SB: The decision to expand it to full color came hand in hand with the decision to increase the physical size of the page. Originally I made the book in black and white with simple gray tones to enhance the readability of the pages, which mostly featured a lot of panels. When the book blew up, suddenly I had a lot more space. The transition between black and white and color was a difficult one. The contrast I’d already established in the book’s visuals limited what I could do with color. Characters’ skin tones were particularly tricky to nail down, since they were largely left without tone in the first version, but both Mug and Wiz were always intended to be people of color. Getting them to look how I’d imagined them in color was difficult, but I think it worked out alright in the end.
It’s been a bit since the book’s original release, but what was your process for putting that book together? Are you the type that goes full script when writing for yourself? Also, in terms of art, are you more of a traditional, digital or hybrid type of artist?
SB: I do write a full script, but the dialogue is always extremely fluid. The plot more of less stays the same from script to final, but wording is changing until the eleventh hour. Characters are written one way, but maybe the drawing of them reads a different way, so whatever they say has to follow how they’re drawn. I’m an artist first and a writer second, so the words always bend to the will of the pictures.
I work digitally in comics, mostly for speed, but also because Photoshop has such good editing tools. I’m always resizing things or swapping panels out and stuff like that. Doing comics traditionally would take me a lot longer and probably just be a huge headache.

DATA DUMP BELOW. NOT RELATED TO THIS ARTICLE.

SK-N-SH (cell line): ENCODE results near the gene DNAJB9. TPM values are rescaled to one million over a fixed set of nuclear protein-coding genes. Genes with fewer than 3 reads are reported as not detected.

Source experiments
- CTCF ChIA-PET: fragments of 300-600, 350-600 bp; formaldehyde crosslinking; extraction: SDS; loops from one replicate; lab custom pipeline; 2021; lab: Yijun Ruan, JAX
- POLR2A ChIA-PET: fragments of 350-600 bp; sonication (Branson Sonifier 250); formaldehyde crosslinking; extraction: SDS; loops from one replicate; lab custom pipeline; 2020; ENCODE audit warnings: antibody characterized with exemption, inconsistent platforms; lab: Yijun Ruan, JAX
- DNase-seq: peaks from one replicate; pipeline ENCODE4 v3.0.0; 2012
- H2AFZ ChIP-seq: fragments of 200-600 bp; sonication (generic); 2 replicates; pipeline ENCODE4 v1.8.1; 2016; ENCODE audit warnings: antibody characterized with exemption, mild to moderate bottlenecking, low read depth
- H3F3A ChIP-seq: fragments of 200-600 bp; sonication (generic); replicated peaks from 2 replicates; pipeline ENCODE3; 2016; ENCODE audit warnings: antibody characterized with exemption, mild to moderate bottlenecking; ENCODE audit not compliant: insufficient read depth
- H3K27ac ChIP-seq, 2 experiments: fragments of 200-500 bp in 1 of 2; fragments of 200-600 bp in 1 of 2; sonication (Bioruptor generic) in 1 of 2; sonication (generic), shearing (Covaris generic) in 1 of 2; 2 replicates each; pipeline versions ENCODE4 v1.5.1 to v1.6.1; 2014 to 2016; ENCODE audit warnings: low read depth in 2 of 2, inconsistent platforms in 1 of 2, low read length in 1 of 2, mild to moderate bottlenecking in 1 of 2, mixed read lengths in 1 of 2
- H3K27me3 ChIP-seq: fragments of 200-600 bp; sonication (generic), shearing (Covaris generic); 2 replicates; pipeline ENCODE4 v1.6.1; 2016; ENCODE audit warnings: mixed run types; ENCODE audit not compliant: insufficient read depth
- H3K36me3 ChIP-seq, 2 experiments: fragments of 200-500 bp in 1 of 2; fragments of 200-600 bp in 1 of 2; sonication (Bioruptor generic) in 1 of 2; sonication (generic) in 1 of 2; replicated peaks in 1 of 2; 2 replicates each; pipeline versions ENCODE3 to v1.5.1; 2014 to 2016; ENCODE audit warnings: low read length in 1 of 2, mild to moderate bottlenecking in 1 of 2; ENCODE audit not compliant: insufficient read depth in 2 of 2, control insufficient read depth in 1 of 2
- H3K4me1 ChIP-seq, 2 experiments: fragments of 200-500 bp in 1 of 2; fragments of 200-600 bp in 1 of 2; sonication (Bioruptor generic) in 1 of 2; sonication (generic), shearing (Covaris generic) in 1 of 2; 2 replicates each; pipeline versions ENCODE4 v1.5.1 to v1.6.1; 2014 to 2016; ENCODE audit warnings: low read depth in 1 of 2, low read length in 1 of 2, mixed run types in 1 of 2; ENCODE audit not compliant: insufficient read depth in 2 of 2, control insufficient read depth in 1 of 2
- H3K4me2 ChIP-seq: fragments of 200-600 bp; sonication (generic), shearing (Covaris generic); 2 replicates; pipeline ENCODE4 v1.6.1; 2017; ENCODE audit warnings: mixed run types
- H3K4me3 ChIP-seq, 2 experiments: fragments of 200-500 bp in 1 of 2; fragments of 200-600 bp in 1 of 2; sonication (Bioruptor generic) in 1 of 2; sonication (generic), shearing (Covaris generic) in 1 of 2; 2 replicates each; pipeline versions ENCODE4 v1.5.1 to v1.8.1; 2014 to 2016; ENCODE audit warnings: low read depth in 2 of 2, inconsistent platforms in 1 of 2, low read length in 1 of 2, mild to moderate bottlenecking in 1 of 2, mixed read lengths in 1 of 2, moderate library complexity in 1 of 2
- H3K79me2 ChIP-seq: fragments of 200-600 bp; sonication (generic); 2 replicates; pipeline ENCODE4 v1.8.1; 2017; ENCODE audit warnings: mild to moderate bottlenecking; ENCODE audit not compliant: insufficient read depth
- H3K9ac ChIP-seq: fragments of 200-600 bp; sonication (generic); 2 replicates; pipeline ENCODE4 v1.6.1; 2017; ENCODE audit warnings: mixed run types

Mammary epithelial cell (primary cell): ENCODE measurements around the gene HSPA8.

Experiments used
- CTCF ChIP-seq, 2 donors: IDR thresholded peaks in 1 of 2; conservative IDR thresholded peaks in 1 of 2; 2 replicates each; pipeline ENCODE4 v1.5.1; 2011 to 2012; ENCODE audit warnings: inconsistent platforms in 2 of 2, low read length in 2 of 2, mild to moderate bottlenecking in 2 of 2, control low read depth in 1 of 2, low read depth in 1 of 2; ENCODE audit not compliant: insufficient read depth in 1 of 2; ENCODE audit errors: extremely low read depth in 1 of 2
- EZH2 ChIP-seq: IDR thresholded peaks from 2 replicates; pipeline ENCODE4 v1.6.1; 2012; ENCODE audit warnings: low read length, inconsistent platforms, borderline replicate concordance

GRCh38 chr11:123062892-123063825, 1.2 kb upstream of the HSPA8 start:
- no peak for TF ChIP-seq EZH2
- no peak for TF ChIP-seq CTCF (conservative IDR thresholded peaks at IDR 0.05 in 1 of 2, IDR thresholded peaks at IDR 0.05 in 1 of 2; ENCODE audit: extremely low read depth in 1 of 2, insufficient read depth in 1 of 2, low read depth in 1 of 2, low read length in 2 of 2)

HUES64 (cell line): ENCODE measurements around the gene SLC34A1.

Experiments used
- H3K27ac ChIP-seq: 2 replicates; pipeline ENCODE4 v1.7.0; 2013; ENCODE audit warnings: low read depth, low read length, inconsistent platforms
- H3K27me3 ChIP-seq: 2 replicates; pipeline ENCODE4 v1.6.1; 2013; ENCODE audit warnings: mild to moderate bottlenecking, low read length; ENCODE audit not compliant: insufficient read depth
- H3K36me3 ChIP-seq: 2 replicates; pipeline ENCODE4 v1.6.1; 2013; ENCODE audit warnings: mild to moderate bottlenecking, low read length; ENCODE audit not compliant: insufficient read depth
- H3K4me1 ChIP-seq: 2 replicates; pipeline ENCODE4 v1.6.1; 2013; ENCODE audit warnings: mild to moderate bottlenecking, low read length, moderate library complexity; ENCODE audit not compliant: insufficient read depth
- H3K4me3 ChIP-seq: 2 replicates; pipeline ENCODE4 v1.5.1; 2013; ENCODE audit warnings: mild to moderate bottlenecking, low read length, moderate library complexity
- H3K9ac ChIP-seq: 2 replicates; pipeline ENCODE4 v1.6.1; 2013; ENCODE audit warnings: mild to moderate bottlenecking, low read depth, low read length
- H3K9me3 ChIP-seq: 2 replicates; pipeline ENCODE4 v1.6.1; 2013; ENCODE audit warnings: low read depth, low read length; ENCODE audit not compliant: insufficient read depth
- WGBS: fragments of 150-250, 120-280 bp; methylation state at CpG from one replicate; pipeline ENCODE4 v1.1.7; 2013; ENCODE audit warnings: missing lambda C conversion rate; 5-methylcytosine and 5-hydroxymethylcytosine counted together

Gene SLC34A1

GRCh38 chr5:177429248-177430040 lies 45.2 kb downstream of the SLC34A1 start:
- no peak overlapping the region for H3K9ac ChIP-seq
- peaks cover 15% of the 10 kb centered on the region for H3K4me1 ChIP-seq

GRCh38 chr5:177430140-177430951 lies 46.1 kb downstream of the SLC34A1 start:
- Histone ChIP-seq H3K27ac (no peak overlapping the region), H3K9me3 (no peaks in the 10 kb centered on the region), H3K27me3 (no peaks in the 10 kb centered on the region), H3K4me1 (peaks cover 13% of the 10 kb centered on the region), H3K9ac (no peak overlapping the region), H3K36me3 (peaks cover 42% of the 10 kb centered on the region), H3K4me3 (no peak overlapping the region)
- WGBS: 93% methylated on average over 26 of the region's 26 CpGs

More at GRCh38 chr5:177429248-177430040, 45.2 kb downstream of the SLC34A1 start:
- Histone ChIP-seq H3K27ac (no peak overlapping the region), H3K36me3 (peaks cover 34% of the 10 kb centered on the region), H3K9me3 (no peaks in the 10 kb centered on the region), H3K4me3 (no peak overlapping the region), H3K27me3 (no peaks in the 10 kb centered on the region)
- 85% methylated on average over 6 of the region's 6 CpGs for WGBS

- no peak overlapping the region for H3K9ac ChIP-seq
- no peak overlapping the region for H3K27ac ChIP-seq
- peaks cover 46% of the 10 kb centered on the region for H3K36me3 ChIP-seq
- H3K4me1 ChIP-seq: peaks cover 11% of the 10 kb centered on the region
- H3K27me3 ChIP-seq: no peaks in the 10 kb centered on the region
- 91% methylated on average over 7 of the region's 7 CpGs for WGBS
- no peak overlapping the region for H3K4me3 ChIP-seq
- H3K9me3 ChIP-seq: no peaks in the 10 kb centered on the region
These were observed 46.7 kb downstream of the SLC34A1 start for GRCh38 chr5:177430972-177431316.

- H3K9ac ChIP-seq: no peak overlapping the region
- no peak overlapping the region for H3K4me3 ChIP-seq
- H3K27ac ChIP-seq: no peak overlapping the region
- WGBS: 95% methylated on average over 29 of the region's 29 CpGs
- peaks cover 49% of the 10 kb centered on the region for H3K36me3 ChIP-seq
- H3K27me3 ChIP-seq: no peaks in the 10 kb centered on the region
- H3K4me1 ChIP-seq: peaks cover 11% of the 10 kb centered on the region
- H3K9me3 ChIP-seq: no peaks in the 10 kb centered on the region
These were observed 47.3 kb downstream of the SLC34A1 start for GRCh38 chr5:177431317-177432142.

One thing I really loved in this book was the character design. Everyone had their own very unique, very defined looks, and while it wasn’t a huge cast, it was much appreciated. Let’s focus on Wiz and Mug, though. What were your inspirations when you were designing these characters, and how important was it to make them contrast as much visually as they did in personality?
SB: Mug and Wiz are weirdly sort of modeled after cartoon characters from the 40’s — Fleischer stuff and early Disney cartoons as well. I really like how that influenced Manga in the sixties — how rounded and clear Tezuka’s stuff was. Super communicative. I really like that language for comics, it makes reading through the panels smooth and quick. Perfect for action books. Mug is super loosely based on a combination of Peg-Leg Pete, from the Mickey cartoons, and, uh, Wario. Wiz-Kid was built mostly as a contrast to Mug, he’s the id and she’s the super-ego. Wiz is a pretty simple Tezuka hero, sort of inspired by Princess Knight, but made more androgynous.
That last panel and Mug’s swollen self really underlined an influence I thought of at times when reading this book: Hayao Miyazaki. It’s a little less evident than maybe the Mignola touches, but especially in that moment, it reminded me of times where characters in Miyazaki films would get enraged or emotional and seemingly increase in size. I might be off base on that one, but are there specific visual touchstones you find that have influenced your art?
SB: I do think the Miyazaki super prevalent in my work — that’s the stuff I grew up watching. I wore out at least two VHS copies of the bastardized American release of Nausicaa (which was called WARRIORS OF THE WIND), in the early 90’s. As for characters inflating, yeah, that’s definitely Ghibli inspired. I really, really love the scene in Laputa where two characters are trying to intimidate each other by puffing up their chests, until their shirts rip open and their buttons pop off. I love big cartoon acting. One of the most famous markers like this that Miyazaki uses is when characters’ hair stands on end when they get angry. I LOVE that one, and almost included an instance of it happening, but thought it was too directly referential.